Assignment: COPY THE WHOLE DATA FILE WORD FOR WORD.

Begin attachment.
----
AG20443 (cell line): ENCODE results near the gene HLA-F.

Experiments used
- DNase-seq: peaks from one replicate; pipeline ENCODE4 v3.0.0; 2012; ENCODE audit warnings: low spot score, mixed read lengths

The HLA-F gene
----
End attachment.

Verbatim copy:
AG20443 (cell line): ENCODE results near the gene HLA-F.

Experiments used
- DNase-seq: peaks from one replicate; pipeline ENCODE4 v3.0.0; 2012; ENCODE audit warnings: low spot score, mixed read lengths

The HLA-F gene